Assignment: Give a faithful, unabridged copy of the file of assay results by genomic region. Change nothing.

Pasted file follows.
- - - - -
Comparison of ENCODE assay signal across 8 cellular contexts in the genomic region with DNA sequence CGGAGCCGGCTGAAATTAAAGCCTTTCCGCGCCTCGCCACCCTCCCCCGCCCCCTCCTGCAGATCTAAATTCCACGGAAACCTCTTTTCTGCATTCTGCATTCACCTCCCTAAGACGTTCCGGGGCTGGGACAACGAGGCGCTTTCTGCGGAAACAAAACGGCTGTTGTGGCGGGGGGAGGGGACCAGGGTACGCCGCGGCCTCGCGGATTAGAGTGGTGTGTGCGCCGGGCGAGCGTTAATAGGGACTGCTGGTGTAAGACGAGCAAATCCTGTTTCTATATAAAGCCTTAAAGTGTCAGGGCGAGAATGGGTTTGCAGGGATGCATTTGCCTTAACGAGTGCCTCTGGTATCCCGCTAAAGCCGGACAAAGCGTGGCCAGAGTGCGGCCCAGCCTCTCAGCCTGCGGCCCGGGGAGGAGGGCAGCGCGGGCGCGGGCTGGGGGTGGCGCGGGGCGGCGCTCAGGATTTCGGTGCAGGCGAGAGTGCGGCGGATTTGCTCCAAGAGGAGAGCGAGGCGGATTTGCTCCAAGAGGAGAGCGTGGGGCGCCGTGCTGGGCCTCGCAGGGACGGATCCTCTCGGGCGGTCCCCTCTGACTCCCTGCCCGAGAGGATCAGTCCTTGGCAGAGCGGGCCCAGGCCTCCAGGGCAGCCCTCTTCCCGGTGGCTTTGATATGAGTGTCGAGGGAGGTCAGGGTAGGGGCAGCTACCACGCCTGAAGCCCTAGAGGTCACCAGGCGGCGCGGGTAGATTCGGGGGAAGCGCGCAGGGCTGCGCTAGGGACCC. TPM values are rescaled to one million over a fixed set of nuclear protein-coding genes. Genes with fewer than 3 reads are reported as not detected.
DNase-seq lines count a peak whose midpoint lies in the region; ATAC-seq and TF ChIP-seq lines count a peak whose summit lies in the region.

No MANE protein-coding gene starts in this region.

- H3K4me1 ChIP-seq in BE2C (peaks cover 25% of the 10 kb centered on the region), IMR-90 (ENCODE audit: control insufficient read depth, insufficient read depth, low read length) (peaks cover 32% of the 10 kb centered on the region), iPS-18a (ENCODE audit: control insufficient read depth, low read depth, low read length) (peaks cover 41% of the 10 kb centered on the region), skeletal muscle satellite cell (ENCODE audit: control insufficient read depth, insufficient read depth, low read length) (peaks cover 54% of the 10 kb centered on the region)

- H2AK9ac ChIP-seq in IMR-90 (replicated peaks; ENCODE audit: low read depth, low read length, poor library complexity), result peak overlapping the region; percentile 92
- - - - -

Comparison of ENCODE assay signal across 8 cellular contexts in the genomic region with DNA sequence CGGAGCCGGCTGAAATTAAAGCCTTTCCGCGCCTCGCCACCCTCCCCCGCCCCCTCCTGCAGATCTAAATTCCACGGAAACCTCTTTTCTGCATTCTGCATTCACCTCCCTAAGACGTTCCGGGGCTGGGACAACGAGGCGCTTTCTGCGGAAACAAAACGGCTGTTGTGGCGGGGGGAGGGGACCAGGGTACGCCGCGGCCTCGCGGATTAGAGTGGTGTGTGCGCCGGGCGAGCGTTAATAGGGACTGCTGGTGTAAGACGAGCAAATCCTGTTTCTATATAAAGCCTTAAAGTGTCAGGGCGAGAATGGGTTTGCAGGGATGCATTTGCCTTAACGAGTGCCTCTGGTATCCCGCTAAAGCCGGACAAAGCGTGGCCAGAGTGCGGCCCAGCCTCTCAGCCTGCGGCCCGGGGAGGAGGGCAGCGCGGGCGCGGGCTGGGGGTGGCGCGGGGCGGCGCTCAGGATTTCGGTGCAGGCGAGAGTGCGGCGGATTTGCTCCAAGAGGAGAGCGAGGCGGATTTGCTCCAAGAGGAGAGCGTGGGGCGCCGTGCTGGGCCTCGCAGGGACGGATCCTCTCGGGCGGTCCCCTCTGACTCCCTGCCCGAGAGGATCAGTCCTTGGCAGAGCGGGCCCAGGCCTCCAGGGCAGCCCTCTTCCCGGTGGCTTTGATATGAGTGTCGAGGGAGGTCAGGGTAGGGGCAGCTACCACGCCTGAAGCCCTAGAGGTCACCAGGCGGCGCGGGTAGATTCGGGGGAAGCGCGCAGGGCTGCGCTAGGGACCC. TPM values are rescaled to one million over a fixed set of nuclear protein-coding genes. Genes with fewer than 3 reads are reported as not detected.
DNase-seq lines count a peak whose midpoint lies in the region; ATAC-seq and TF ChIP-seq lines count a peak whose summit lies in the region.

No MANE protein-coding gene starts in this region.

- H3K4me1 ChIP-seq in BE2C (peaks cover 25% of the 10 kb centered on the region), IMR-90 (ENCODE audit: control insufficient read depth, insufficient read depth, low read length) (peaks cover 32% of the 10 kb centered on the region), iPS-18a (ENCODE audit: control insufficient read depth, low read depth, low read length) (peaks cover 41% of the 10 kb centered on the region), skeletal muscle satellite cell (ENCODE audit: control insufficient read depth, insufficient read depth, low read length) (peaks cover 54% of the 10 kb centered on the region)

- H2AK9ac ChIP-seq in IMR-90 (replicated peaks; ENCODE audit: low read depth, low read length, poor library complexity), result peak overlapping the region; percentile 92